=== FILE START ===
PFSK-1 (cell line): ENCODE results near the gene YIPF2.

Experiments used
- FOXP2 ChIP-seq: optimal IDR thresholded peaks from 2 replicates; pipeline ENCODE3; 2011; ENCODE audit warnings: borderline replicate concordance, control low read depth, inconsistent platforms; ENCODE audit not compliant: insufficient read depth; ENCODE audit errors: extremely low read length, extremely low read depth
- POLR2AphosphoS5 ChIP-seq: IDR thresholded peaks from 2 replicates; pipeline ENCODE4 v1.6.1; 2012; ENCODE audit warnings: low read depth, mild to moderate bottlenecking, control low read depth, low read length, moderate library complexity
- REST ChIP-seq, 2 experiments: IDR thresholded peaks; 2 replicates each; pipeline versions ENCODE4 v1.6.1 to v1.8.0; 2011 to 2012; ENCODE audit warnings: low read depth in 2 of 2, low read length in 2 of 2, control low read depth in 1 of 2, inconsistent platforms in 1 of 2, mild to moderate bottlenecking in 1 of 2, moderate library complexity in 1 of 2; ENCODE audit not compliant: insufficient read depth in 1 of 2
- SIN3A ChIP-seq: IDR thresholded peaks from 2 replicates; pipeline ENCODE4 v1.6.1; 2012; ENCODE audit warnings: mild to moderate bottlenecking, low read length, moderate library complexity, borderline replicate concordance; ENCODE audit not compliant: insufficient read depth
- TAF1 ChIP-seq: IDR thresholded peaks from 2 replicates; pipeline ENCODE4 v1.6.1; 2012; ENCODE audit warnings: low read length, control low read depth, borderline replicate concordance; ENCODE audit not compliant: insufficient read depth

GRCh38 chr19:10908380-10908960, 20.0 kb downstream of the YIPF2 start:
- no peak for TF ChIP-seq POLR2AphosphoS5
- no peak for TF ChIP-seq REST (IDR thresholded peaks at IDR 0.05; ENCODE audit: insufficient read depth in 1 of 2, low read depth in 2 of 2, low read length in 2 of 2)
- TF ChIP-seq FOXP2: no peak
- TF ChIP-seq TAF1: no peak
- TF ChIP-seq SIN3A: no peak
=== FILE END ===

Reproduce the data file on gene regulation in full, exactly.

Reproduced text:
PFSK-1 (cell line): ENCODE results near the gene YIPF2.

Experiments used
- FOXP2 ChIP-seq: optimal IDR thresholded peaks from 2 replicates; pipeline ENCODE3; 2011; ENCODE audit warnings: borderline replicate concordance, control low read depth, inconsistent platforms; ENCODE audit not compliant: insufficient read depth; ENCODE audit errors: extremely low read length, extremely low read depth
- POLR2AphosphoS5 ChIP-seq: IDR thresholded peaks from 2 replicates; pipeline ENCODE4 v1.6.1; 2012; ENCODE audit warnings: low read depth, mild to moderate bottlenecking, control low read depth, low read length, moderate library complexity
- REST ChIP-seq, 2 experiments: IDR thresholded peaks; 2 replicates each; pipeline versions ENCODE4 v1.6.1 to v1.8.0; 2011 to 2012; ENCODE audit warnings: low read depth in 2 of 2, low read length in 2 of 2, control low read depth in 1 of 2, inconsistent platforms in 1 of 2, mild to moderate bottlenecking in 1 of 2, moderate library complexity in 1 of 2; ENCODE audit not compliant: insufficient read depth in 1 of 2
- SIN3A ChIP-seq: IDR thresholded peaks from 2 replicates; pipeline ENCODE4 v1.6.1; 2012; ENCODE audit warnings: mild to moderate bottlenecking, low read length, moderate library complexity, borderline replicate concordance; ENCODE audit not compliant: insufficient read depth
- TAF1 ChIP-seq: IDR thresholded peaks from 2 replicates; pipeline ENCODE4 v1.6.1; 2012; ENCODE audit warnings: low read length, control low read depth, borderline replicate concordance; ENCODE audit not compliant: insufficient read depth

GRCh38 chr19:10908380-10908960, 20.0 kb downstream of the YIPF2 start:
- no peak for TF ChIP-seq POLR2AphosphoS5
- no peak for TF ChIP-seq REST (IDR thresholded peaks at IDR 0.05; ENCODE audit: insufficient read depth in 1 of 2, low read depth in 2 of 2, low read length in 2 of 2)
- TF ChIP-seq FOXP2: no peak
- TF ChIP-seq TAF1: no peak
- TF ChIP-seq SIN3A: no peak